Weekend reading: The Fake Traffic Schemes That Are Rotting the Internet

For anyone doing business on the internet, the article below is essential reading.

This paragraph made me chuckle:

In September, after Bloomberg Businessweek asked Viant about its content, Myspace players began showing non-placeholder videos. But if the counters embedded in the players are accurate, those placeholders are some of the most watched clips in Internet history. Hitboy has amassed 690 million views. Even bigger is Surfing, which looks like someone butt-dialed a video: five seconds of black screen with some muffled background noise. According to the Myspace counter, Surfing has been viewed 1.5 billion times. That would make it bigger than any YouTube video in history—with the exception of Gangnam Style.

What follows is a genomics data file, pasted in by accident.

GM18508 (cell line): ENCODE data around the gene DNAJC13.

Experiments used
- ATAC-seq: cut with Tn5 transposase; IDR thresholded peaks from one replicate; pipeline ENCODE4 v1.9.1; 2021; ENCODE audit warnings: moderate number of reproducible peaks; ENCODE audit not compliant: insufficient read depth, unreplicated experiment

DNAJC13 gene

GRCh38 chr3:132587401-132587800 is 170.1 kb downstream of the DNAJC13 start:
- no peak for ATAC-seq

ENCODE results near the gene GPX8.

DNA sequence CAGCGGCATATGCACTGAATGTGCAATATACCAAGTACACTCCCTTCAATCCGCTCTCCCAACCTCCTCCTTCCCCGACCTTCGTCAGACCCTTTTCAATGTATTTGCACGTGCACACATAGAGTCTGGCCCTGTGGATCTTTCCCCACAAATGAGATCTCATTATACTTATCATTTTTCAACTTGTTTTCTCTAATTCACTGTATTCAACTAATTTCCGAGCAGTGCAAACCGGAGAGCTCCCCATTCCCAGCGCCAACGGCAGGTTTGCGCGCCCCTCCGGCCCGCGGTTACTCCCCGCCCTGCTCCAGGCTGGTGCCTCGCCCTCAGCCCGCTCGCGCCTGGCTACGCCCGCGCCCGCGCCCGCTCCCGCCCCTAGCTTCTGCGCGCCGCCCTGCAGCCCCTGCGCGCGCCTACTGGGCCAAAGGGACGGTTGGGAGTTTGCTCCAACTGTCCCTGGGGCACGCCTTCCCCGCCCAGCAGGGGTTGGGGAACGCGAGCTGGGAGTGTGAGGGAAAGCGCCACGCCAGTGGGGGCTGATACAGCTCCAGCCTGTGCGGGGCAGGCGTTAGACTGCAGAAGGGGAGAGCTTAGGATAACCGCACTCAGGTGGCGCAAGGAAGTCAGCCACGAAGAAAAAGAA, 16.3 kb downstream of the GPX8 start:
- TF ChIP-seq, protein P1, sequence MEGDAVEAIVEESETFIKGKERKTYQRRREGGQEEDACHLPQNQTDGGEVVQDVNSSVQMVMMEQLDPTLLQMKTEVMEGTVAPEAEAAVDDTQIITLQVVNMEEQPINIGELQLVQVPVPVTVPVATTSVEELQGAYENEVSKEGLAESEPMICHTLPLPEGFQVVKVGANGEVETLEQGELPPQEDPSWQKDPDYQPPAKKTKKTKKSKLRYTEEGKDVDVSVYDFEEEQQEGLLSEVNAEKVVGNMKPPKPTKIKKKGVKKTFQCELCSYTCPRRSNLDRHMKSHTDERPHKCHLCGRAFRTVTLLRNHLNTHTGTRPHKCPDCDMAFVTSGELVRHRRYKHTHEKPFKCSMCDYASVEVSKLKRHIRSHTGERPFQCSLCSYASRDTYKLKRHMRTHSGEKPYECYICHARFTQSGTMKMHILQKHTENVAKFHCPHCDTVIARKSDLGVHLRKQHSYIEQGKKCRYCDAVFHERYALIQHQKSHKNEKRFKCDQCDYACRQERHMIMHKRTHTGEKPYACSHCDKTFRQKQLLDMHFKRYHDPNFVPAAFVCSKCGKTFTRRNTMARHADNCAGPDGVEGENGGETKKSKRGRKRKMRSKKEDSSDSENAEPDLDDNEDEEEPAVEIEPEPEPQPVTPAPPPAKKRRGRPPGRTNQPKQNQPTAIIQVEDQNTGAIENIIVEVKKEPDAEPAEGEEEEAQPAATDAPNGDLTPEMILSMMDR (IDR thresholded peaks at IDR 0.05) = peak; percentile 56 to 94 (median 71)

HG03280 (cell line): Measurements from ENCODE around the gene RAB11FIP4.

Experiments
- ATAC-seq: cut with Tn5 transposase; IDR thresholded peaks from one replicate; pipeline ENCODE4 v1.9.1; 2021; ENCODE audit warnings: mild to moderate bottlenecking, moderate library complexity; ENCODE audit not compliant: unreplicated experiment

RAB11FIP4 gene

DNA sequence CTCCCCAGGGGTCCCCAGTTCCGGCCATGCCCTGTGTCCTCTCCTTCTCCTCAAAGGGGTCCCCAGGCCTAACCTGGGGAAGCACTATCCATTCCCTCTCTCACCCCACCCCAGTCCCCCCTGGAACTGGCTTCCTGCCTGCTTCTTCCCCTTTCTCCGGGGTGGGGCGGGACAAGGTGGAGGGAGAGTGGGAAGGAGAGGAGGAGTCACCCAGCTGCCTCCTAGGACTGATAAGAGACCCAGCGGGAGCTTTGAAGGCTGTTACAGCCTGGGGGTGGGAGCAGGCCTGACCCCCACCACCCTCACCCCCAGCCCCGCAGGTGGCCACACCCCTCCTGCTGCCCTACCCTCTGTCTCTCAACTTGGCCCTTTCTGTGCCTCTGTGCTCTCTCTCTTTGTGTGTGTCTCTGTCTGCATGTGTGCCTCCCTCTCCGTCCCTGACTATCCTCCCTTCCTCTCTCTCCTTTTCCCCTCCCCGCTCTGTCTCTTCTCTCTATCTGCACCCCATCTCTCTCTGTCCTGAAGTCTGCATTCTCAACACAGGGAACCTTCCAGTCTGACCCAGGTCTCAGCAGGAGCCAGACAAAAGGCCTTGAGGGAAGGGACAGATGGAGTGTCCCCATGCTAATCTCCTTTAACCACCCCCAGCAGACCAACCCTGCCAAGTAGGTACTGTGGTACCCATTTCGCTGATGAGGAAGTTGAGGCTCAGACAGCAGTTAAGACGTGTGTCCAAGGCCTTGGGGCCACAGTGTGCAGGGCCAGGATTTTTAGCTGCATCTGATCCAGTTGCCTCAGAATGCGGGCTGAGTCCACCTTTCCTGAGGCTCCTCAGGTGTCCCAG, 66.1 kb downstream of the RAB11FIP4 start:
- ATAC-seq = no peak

So, basically what the music industry has been saying for _years_ is, that music and music videos are one of the biggest drivers of traffic on the internet. Yet, the music isn’t generating any revenue to speak of anymore.

I personally suspect, that a lot of the “free culture” and “free information” and “creative common” folks around the web are either cleverly programmed AIs or (more likely) the cheap labor workforce  reposting standard thoughts and arguments in order to keep their employers properties relevant.


An exclusive investigation into the bots that will cost companies over $6 billion this year

Source: The Fake Traffic Schemes That Are Rotting the Internet


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